• Olfaction;
  • smell disorders;
  • epidemiology;
  • aging;
  • Level of Evidence: 3c



The objective of this study was to determine the five-year incidence of olfactory impairment and associated risk factors in a general population of older adults.

Study Design:

Longitudinal population-based study.


Participants (n = 1,556) in the population-based Epidemiology of Hearing Loss Study had olfaction measured at the 5- and 10-year examinations (1998–2000 and 2003–2005, respectively). Olfactory ability was measured by the San Diego Odor Identification Test.


The five-year incidence of olfactory impairment was 12.5%. Incidence rates increased with age for men and women. In a multivariate model, age (odds ratio [OR] = 1.79, 95% CI, 1.61–2.00; for every five-year increase), a history of nasal polyps (OR = 2.33, 95% CI, 1.13–4.59), a history of deviated septum (OR = 2.05, 95% CI, 1.14–3.56), and a history of heavy alcohol use (OR = 1.84, 95% CI, 1.13–2.93) were associated with an increased risk of olfactory impairment, whereas use of lipid-lowering agents (OR = 0.68, 95% CI, 0.46–0.99; yes vs. no), exercising at least once a week (OR = 0.69, 95% CI, 0.48–0.98), and oral steroid use (OR = 0.37, 95% CI, 0.11–0.94) were associated with a decreased risk.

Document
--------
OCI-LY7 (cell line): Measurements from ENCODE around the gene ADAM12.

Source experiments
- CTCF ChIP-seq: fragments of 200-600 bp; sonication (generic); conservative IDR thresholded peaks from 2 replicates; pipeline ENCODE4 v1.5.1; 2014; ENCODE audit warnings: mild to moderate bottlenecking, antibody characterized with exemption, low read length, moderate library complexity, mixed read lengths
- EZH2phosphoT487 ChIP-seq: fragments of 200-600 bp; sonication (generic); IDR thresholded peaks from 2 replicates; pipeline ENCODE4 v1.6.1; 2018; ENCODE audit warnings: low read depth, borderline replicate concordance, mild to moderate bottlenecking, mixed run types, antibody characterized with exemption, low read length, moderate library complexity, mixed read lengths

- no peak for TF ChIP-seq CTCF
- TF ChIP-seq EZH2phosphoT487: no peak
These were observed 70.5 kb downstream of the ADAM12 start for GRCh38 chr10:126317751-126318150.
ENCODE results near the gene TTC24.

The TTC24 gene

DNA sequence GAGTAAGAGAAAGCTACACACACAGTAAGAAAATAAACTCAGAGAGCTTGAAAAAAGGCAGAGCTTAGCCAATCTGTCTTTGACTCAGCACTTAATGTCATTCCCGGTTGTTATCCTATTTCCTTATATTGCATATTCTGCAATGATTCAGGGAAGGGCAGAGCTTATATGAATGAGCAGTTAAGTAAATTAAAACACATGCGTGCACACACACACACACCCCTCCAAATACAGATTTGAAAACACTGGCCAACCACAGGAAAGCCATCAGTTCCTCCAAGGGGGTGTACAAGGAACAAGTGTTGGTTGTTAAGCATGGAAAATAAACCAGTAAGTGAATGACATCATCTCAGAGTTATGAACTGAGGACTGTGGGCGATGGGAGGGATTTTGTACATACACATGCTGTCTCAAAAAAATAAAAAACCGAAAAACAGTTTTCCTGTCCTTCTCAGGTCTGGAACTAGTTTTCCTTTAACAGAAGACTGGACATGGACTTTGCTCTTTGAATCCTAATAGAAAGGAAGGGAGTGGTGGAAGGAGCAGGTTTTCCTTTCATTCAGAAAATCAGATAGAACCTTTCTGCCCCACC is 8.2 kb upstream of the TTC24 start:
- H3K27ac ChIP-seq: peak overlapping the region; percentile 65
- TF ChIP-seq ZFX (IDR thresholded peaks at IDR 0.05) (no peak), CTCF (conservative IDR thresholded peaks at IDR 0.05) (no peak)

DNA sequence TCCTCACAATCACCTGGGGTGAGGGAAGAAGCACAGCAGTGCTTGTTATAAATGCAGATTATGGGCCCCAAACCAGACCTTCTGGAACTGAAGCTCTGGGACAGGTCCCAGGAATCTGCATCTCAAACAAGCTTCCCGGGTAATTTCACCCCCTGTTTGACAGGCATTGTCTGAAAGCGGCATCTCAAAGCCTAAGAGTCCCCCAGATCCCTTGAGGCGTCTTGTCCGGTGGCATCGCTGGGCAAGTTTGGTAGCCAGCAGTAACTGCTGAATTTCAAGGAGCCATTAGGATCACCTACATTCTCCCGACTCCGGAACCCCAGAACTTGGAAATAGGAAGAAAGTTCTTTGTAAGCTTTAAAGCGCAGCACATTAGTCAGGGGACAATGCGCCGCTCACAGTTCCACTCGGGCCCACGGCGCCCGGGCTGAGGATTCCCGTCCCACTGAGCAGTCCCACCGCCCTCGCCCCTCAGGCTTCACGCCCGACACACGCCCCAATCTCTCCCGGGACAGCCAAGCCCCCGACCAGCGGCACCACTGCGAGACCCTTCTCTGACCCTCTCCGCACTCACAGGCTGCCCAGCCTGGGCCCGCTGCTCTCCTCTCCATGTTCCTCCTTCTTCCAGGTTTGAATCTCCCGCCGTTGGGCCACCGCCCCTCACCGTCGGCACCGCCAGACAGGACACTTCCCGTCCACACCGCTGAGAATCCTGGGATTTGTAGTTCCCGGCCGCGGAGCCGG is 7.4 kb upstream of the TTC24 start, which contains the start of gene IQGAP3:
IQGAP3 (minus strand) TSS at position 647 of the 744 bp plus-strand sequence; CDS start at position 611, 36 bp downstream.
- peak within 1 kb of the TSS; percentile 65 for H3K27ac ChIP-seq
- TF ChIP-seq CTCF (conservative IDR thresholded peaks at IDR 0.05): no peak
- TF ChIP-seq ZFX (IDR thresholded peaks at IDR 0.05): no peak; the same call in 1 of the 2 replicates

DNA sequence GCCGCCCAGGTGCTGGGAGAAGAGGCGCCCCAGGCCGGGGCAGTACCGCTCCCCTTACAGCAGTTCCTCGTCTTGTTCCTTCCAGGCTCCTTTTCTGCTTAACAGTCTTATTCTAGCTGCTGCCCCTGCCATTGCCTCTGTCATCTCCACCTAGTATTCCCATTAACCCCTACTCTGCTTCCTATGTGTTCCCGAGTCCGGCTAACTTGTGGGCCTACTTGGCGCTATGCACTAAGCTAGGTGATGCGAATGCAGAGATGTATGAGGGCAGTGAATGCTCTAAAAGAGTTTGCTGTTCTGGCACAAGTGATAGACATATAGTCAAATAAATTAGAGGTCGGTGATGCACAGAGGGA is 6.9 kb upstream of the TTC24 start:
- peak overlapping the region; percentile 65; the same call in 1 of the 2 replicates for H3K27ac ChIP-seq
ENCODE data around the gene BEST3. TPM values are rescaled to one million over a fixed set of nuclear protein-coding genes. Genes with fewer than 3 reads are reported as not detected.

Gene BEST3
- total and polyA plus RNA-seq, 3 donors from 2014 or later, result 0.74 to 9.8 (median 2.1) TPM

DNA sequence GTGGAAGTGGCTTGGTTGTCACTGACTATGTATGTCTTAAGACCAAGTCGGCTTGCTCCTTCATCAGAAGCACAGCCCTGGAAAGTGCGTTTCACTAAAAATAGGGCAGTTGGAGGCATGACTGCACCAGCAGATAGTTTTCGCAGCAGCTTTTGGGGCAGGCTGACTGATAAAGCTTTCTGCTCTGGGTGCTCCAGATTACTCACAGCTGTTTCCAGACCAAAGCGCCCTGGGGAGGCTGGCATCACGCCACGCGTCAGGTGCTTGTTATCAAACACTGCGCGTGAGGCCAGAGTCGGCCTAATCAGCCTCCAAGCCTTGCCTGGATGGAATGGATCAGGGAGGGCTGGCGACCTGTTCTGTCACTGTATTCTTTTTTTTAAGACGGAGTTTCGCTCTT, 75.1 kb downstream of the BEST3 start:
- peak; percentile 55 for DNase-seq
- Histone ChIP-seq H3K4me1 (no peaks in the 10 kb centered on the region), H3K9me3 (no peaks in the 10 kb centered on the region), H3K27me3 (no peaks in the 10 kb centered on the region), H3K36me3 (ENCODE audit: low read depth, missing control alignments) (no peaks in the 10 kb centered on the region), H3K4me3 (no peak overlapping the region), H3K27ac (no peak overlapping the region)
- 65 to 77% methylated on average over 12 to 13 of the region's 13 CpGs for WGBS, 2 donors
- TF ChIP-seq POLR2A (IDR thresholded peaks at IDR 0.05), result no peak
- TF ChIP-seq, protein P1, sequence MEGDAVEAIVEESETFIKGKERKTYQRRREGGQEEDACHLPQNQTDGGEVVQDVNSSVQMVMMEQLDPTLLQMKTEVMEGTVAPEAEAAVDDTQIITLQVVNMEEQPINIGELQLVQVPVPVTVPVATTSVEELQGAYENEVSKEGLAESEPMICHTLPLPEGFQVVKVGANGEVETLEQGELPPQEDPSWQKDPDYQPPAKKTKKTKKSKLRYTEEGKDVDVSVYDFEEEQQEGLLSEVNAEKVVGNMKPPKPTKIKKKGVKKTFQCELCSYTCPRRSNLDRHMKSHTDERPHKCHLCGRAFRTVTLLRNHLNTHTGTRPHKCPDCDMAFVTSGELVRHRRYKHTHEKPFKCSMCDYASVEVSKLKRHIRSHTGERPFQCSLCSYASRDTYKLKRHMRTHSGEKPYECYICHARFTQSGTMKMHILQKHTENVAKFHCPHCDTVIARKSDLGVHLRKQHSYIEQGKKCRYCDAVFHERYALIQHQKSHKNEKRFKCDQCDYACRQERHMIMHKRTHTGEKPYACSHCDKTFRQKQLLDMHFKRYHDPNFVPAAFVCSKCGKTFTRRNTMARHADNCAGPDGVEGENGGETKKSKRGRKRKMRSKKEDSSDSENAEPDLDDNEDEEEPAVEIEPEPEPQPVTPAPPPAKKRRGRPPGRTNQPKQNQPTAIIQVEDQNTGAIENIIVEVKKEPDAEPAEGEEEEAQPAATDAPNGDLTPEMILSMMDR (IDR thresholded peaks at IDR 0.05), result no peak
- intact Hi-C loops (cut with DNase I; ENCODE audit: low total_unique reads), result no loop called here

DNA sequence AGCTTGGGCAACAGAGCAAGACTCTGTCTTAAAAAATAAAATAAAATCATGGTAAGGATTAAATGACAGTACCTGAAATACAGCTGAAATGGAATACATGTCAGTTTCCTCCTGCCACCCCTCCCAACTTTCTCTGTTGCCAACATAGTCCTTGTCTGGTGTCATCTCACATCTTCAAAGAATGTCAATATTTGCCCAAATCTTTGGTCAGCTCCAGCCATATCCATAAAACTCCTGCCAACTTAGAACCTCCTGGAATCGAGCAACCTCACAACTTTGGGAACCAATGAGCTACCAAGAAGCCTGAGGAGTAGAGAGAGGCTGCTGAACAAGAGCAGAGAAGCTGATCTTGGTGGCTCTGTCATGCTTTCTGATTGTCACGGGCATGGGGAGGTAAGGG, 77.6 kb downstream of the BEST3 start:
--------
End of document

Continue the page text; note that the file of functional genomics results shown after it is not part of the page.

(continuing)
The five-year incidence of olfactory impairment is high in this population of older adults. Modifiable risk factors associated with impairment suggest some impairment could be amenable to prevention or treatment. Laryngoscope, 2011